Bin Laden remains the danger to the US – he and his network of hoodlums and dupes. They have an advantage on the sophisticated US forces in a way: they have time – time to wait for the urgency we currently feel to cool down, time to focus on the next tiny little hole in some system they can exploit against innocent people. If we were smart we would be looking for ways to disrupt their current sabbatical – not by going after an unrelated and irrelevant thug like Saddam.

We have to stay on task – go after bin Laden with the new tools that science is giving us – not explosives, but new insights into existing characteristics of society and the human condition.

For more info on the emerging science of networking, I strongly recommend 3 relatively new books dealing with the subject:

--> Linked: The New Science of Networks
by Albert-László Barabási (2002)

--> Ubiquity: The Science of History . . . or Why the World Is Simpler Than We Think
by Mark Buchanan (2002)

--> Nexus: Small Worlds and the Groundbreaking Science of Networks
by Mark Buchanan (2002)

There is more information coming faster and furiouser about this subject as time goes on – not only public policy but personal and business strategy is enhanced by an understanding of these principles.

Tuesday, September 10, 2002

It's very difficult for me to imagine the grief that follows the unexpected death of a loved one. It's one thing when illness makes the end inevitable in a foreseeable future. It's a whole different thing when someone walks out the door to follow their normal routine - and word comes back that something terrible has happened, and that person won't be coming home.

And that's the gut story we deal with in the 9/11 attacks. So many people - went to their jobs, pursued their travel plans - and they never came home. I don't know how I would deal with that situation, and I hope I never find out.

But I know that ultimately, the survivors have to to live - they must come back to their life - albeit changed - and go on. On the personal level, this is the hard task - and for those who want to help, feel empathy, make things better - this is what we want to do for 3000 people - and their families - who did not deserve they end they faced. Anyone whose heart does not go out to these people - needs to apply for a transplant.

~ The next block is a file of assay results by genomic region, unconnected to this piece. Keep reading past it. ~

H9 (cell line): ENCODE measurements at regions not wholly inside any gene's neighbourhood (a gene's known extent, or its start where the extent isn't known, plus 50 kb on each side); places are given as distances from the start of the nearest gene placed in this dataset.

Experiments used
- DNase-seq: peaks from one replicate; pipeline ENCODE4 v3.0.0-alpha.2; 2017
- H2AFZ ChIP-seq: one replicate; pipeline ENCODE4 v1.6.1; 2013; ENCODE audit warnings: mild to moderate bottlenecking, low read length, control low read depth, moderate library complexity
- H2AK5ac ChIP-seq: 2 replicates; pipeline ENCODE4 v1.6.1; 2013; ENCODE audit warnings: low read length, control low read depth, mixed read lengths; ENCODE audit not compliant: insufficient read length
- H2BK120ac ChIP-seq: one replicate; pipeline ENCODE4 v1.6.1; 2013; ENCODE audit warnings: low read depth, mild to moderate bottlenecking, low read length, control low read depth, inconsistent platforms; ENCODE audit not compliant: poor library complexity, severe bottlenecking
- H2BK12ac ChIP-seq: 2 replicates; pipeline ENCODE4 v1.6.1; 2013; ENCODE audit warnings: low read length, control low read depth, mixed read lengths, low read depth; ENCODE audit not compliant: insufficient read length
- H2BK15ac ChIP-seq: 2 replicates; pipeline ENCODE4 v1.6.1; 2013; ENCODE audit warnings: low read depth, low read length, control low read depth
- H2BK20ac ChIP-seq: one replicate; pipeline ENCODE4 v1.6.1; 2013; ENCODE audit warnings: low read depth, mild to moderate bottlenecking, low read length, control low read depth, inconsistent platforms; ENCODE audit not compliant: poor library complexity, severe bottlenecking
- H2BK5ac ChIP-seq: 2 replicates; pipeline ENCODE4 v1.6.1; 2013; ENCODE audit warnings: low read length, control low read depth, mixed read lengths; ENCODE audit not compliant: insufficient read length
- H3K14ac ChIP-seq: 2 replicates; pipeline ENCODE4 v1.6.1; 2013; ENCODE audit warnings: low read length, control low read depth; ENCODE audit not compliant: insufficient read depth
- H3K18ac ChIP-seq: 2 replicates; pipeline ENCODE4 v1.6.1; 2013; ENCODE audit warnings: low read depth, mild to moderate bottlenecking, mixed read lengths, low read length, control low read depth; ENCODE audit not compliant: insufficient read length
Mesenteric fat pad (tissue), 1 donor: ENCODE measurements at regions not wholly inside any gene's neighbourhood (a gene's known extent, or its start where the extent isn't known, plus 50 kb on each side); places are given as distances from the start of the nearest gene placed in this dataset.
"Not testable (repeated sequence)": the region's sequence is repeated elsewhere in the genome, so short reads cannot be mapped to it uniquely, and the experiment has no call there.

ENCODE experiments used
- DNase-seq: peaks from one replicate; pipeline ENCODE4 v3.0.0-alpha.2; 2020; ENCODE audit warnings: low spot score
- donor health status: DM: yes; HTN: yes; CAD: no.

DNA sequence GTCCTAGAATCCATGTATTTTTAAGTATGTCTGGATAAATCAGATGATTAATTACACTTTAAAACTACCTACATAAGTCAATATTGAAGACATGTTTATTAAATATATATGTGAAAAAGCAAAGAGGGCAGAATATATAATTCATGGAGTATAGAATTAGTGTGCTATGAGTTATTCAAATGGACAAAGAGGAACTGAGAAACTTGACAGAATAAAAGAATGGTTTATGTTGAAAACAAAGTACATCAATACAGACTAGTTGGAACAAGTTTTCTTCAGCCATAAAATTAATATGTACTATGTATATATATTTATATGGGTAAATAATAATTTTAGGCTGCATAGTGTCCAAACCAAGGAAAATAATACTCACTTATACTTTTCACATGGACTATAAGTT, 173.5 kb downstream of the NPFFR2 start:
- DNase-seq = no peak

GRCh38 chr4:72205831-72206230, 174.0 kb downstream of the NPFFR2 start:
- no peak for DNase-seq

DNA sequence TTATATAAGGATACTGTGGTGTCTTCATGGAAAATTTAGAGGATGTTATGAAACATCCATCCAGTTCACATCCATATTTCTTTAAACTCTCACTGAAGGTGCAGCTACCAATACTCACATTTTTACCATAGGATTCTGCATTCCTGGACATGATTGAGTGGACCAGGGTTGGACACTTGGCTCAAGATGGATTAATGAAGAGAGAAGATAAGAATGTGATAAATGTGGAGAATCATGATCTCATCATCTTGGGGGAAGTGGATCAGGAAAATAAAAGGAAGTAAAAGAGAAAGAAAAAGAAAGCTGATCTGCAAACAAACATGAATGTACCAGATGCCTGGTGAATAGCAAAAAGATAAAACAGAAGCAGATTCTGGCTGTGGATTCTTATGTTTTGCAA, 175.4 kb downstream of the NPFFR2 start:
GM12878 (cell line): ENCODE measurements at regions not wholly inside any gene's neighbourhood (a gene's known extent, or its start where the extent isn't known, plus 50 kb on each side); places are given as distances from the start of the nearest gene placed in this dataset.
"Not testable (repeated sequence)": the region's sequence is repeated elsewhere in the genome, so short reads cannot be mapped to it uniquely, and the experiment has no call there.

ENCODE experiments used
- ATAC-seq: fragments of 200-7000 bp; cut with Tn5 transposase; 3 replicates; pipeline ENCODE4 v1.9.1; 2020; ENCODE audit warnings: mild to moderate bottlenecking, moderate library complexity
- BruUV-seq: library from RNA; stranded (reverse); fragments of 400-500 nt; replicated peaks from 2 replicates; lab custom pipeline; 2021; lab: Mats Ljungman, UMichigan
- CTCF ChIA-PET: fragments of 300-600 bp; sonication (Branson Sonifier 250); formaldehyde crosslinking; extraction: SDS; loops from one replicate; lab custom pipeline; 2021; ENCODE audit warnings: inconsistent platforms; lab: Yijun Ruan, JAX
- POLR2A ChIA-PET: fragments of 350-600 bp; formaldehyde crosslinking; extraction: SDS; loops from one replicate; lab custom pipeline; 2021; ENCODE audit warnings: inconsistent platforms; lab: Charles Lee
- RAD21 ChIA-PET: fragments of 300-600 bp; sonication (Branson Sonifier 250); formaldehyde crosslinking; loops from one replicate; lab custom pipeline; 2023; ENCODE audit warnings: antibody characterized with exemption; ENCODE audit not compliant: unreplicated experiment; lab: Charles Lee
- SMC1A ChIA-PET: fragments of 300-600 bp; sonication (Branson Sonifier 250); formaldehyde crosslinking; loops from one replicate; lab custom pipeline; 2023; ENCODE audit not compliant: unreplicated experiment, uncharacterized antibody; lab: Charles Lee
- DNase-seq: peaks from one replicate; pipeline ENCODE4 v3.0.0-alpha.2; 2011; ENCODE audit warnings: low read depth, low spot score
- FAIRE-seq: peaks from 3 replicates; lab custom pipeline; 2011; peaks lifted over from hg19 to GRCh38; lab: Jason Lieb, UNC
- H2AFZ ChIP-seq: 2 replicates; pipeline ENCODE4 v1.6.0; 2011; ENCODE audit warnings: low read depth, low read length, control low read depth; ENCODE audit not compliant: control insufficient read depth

On the larger scale, societal level, healing is characteristically well under way. The Pentagon has been re-built. The World Trade Center is now an empty construction site, awaiting the next step.

Tragedies happen to cities - and it seems that most cities - in the end - are better for the recovery process. Chicago, Seattle, San Francisco are among the major cities in the US that have suffered catastrophic destruction, and then come back stronger than ever. Turns out New York has also suffered such disasters in the past. One was an even larger-scale of destruction (though not loss of life) than 9/11. The story appeared last week in the Wall St. Journal (9/4/02) under the headline New York City Rebuilt Itself With Style After Fire of 1835.

The essence of the story, of course, is the re-building. Time moves forward, life moves on. Such disasters provide an opportunity to replace out-of-date infrastructure that otherwise would just be piled upon year after year. The land is not exactly a blank slate - everyone remembers where things were - for a long time. The ambitions for what the land could be mark the area as well.

The New York Times - house organ for the organism known as NYC - has published two great stories in the most recent Sunday Magazine. The notable thing about these pieces is that the staff actually took the time to make the online version better than the print. The online version contains not only the printed text that appeared in the Sunday paper, but also animated and narrated experiences that show the story in addition to telling it.

If you want a recap of what happened to the towers, don't miss (New York Times Magazine, 9/8/02) The Height of Ambition.

As important as it is to avoid repeating past mistakes - to learn from the tragedy - it is perhaps more important what happens next. We can't change the past, but we certainly can sculpt the future. And there are New York people facing the prosepct with gusto:
Don't Rebuild. Reimagine.

People, viewed from above, must look like ants - constantly moving, constantly building, tearing down, building again, while constantly moving and building and destroying and re-building. Over and over. And as deep as the scars may be in our hearts and in our memories, we cannot seem to help ourselves - we move, we rebuild, and we become a stronger and a better tribe, for all the travail.

Monday, September 09, 2002

View Toward the Edge is a Web log focusing on events and trends in industry and our culture that look important to the future of new media - and old media, for that matter. Check back frequently - and feel free to send comments to!